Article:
Women’s tennis has for the past few years suffered criticism due to a perceived lack of fan engagement and commercial interest.
But try telling that to the people who crammed into Rome’s Campo Centrale to watch the most recent meeting between Garbine Muguruza and Venus Williams.
That was in the quarterfinals of a Premier Mandatory event. This time, they’re going head-to-head on the grandest stage in all of tennis.
An amazing place to experience tennis in. Next up: Paris. pic.twitter.com/vKSeG32n61
— Jimmie48 Photography (@JJlovesTennis) May 20, 2017
A major final is always big. But this Wimbledon final feels especially so, when you consider the two combatants. Both players stand tall, hit big and own Grand Slam trophies. Both bring a presence to the court that few other players can command. And both arrive in the title match with incredible form and momentum after a stellar fortnight at the All England Club.
It’s perhaps fair to say that, save for the five-set epic in which Rafael Nadal went down to Gilles Muller on ‘Manic Monday’, the women’s draw has consistently been the more compelling of the two singles events at SW19 this year. More memorable matches, more dramatic storylines, more excitement; it’s been one of the better women’s tournaments in recent memory.
The Konta v Halep match peaked at 7.15m last night. That's higher than the Murray v Paire match, and higher than Nadal v Muller. #Wimbledon
— Richard Osman (@richardosman) July 12, 2017
And Muguruza and Williams are the two players who rose above all other 126 competitors, many of whom also produced a level of tennis that made them genuine contenders for the title.
They’ll meet on Saturday afternoon. Williams leads the head-to-head 3-1, but lost in three in the aforementioned Rome stoush. They’ve never met on grass.
“I’m feeling pretty good. I think it’s a good moment right now,” Muguruza said on Friday ahead of her third appearance in a Grand Slam final. “It goes very fast. So I’m trying to enjoy. The previous times, you’re so concentrated that you cannot enjoy as well.
“I know tomorrow I’m looking forward a lot to go on the court. Last match here. Try to change things after the last two years.”
Her comment about “changing things” relates to the last time she won through to the Wimbledon final (in 2015) before being beaten in straight sets by Serena Williams. Since then, she won the 2016 Roland Garros title, gaining revenge on Serena in masterful performance on slow, damp clay.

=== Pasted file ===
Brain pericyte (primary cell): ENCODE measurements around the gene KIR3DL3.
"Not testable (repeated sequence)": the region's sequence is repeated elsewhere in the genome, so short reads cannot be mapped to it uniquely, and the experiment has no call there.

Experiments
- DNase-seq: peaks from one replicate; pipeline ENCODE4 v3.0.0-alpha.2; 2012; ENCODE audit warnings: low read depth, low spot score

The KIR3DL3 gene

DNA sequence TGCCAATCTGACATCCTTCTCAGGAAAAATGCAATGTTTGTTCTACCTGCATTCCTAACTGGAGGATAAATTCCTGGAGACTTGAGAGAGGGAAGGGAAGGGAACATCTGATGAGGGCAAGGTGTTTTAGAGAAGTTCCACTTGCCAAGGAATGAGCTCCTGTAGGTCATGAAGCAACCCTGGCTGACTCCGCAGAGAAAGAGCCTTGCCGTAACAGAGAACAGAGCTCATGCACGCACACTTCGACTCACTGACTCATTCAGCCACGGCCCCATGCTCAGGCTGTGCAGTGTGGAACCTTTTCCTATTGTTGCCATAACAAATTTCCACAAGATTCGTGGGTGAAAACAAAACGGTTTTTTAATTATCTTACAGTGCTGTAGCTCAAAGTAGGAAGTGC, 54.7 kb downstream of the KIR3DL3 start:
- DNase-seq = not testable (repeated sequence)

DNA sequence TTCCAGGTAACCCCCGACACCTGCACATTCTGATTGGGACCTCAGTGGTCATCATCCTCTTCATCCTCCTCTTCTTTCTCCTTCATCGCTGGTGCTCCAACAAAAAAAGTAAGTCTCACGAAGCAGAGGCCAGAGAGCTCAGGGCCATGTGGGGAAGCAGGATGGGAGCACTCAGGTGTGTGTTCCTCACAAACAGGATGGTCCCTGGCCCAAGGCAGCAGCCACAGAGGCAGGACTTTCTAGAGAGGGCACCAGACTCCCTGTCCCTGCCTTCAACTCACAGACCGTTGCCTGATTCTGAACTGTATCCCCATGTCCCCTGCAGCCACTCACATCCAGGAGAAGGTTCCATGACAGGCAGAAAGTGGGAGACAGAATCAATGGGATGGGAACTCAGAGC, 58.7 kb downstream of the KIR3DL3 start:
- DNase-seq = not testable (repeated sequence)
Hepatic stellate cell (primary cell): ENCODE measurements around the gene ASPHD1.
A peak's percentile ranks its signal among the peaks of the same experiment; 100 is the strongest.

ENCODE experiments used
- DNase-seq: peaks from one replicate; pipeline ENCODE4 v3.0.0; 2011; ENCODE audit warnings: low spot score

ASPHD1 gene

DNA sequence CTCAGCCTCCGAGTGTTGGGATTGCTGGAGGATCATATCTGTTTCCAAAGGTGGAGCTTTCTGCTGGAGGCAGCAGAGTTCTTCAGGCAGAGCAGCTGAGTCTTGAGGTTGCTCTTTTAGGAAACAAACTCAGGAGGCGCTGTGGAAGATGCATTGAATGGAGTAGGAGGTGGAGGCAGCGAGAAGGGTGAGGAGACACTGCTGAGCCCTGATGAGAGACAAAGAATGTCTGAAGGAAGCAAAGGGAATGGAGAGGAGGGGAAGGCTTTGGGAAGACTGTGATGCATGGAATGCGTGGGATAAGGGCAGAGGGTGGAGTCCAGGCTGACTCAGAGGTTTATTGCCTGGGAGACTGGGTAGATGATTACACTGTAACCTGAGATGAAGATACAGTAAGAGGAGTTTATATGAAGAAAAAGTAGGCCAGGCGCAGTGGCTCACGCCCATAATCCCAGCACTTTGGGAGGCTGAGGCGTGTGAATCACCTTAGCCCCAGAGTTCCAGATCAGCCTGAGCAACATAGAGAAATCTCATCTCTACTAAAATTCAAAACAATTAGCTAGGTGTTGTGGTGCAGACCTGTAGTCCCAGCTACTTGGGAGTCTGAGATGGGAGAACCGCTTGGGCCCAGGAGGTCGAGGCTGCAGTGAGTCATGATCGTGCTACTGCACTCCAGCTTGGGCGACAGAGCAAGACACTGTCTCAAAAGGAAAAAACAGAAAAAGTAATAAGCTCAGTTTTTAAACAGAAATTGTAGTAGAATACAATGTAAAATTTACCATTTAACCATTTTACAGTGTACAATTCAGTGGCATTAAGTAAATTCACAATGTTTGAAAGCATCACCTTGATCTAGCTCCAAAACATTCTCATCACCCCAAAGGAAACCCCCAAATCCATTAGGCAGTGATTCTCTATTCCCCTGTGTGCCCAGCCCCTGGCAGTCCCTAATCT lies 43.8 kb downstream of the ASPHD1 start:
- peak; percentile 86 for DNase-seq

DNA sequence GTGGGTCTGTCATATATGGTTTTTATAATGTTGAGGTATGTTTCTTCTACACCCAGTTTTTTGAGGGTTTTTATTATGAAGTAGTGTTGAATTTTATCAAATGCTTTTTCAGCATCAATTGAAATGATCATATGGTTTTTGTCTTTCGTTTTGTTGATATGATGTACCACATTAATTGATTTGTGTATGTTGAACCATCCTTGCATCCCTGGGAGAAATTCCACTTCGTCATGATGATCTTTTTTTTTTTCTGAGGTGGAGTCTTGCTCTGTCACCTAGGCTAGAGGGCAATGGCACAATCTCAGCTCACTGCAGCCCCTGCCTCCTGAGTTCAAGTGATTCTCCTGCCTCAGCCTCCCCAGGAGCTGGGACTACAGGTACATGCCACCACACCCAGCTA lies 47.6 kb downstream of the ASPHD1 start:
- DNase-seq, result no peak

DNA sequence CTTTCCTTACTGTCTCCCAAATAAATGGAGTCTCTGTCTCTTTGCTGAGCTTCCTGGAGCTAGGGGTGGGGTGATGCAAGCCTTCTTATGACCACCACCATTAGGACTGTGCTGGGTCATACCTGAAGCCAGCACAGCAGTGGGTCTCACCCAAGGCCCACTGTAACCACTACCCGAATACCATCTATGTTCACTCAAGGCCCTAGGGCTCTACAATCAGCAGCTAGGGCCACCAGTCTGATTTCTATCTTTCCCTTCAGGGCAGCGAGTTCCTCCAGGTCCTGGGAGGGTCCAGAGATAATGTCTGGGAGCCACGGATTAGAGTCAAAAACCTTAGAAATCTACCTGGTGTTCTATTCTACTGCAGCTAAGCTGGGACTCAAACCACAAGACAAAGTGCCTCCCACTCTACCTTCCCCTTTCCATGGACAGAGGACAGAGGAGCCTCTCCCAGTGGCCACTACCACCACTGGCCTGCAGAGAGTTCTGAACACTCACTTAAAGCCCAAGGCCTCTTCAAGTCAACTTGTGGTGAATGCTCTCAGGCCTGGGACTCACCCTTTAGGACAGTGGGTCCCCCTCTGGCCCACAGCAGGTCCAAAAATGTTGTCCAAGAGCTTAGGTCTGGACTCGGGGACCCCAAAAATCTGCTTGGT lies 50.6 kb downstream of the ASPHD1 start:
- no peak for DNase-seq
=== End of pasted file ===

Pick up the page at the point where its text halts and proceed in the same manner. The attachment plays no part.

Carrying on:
Venus said she would seek out Serena’s advice before taking on the 23-year-old Muguruza, a former world No.2 who has since slipped to 15th. “Serena did play her in a final. I don’t know when that happened. I definitely will ask her,” said Venus in characteristically opaque style.
“I’m sure she’s going to give me hopefully some things that will make a difference for me in the match.”
When it comes to history, form and experience at Wimbledon, Williams has it in spades over the Spaniard.
This is her ninth final, and she’s never lost to anyone in the final not named Serena. In her 20th trip to SW19, Venus’s semifinal victory over Johanna Konta marked her 101st match here – she’s won 87 of those for a success rate of 86 per cent.
Prior to the Konta victory she swatted aside three opponents in straight sets who were all born in 1997 – the year she first competed here. Those youngsters were Naomi Osaka, Ana Konjuh and Jelena Ostapenko, all tipped for future stardom. Ostapenko, Williams’s quarterfinal victim, is the most accomplished having arrived at Wimbledon as the reigning Roland Garros champion.
“I like to take courage in the fact that I’ve been playing well this tournament and this year, and all these moments have led to this,” Williams said.
“I feel very focused still. There’s still a lot to be done. I have one more match that I’d like to, you know, be the winner of. I have to go out there and take it and play well.”
Unlike the inexperienced opponents Williams has beaten to this point, Muguruza represents an altogether tougher prospect, unlikely to be overawed. It could be argued she’s in even better form than Venus, having crushed a hapless Magdelena Rybarikova for the loss of just two games in the semifinals.
Her straight-sets dissection of seventh seed Svetlana Kuznetsova in the quarters and a gritty three-set win over world No.1 Angelique Kerber – a spectacular duel between the last two Wimbledon finalists – have recalled the form of “Garbi” at her finest, one of the few players with the strength and power to hang with a full-flowing Venus – and perhaps even outmuscle her.
Since the beginning of her week in Rome, Muguruza has won 15 of 19 matches.
“I feel like every time I go to a tournament, I have the weapons to reach the final rounds. Right now I know how to play more on grass,” she declared.
“I think my mind is more equipped this time because the more experience you get, the more you know how to deal with these situations, because they’re very special. If you felt it before, it’s really helpful.
“I think we both have a very aggressive games. I think the serve is going to be very important, because she has a pretty big serve. I try to have a big one, as well.
“Probably being aggressive, serve, all this (is key). Fast points are important.”
We’ll know on Saturday who plays those points the fastest – and the best.
They’ll be crowned the Wimbledon champion.
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